For a long time it was the subject of headlines, documentaries and judicial concerns. Now, it is a buried memory in Europe’s forgotten history. The war crimes that took place in Bosnia Herzegovina were some of the most horrific to occur on European soil since the Second World War. Depending on what report you believe, between 20,000 and 50,000 women and girls were raped in BiH during the conflict. Many were held captive and sexually exploited over long periods of time. With the EU’s drive to tackle corruption in BiH it worries many who have been affected by this issue that it will become a forgotten memory.
The International Criminal tribunal for the former Yugoslavia (ICTY) was set up in 1993. Part of its mandate was to prosecute serious violations of humanitarian law, this includes sexual violence. To date, the ICTY has convicted 18 people of rape. This combined with the domestic courts that have convicted 12 people, brings us to a grand total of 30 prosecutions. Out of a minimum of 20,000 rapes there have only been 30 prosecutions. This is wholly inadequate by anyone’s standards, let alone the thousands of women who have not been able to return to normal life after being subjected to these horrific crimes.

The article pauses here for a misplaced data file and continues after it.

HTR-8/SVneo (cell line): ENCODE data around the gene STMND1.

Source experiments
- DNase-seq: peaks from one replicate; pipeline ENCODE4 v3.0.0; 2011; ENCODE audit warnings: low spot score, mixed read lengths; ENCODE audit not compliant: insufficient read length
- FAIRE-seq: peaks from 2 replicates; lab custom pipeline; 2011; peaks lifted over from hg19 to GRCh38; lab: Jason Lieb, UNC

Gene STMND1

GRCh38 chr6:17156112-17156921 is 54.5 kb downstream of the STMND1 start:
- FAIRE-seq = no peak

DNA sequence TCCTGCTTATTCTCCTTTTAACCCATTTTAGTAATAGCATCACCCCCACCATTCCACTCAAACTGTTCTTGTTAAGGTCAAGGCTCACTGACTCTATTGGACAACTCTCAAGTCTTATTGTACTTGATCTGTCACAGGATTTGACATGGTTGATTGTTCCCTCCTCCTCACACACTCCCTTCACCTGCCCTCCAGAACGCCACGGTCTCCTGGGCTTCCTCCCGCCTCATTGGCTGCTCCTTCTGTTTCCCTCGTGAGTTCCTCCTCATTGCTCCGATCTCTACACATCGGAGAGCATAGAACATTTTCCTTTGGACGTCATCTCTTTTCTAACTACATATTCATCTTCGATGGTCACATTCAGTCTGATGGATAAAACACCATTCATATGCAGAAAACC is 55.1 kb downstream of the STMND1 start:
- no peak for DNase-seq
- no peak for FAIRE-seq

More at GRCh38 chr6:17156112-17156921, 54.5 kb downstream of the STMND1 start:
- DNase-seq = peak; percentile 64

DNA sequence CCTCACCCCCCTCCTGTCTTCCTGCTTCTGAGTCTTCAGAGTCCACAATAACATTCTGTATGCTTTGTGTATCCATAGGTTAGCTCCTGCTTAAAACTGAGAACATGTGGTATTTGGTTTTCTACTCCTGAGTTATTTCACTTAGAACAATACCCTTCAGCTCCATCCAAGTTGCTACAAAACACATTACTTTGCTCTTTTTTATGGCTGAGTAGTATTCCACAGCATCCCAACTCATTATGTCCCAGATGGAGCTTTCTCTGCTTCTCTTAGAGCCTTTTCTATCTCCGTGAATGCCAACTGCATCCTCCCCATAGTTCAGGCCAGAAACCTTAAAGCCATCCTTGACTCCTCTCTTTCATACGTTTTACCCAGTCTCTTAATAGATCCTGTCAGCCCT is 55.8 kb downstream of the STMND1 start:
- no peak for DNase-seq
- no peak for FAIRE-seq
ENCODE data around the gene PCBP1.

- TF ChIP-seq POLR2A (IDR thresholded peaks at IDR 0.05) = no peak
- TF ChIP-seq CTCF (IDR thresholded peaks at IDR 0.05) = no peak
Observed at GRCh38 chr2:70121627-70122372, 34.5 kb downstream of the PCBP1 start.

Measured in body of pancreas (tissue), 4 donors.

The mandate of international judges is due to lapse in the coming months. This would mean that many cases would have to be bought back to square one in the domestic courts loosing years and thousands of Euros of work. It is essential that the mandate for the International judges is extended so they can continue to investigate these crimes in an impartial and thorough manner. This has to go hand-in-hand with a development of the domestic courts system that currently are inadequate to address issues of rape. This needs to be done with the support and encouragement of the whole European community.
At the moment however, the European community seems hell bent on tackling the headline grabbing issue of corruption. While there is no doubt that this issue is endemic in BiH and is often a root cause of other issues, it can not be prioritised over tackling rape. There needs to be sustained pressure put onto the BiH authorities to insure thorough and impartial investigations are undertaken. If this does not happen I fear that some will never be able to access to justice that they need to have a chance of returning to ordinary life.
“This nation forgets everything. They forget about us victims. But I will never forget about what happened to me.” – Sabiha, interviewed by Amnesty International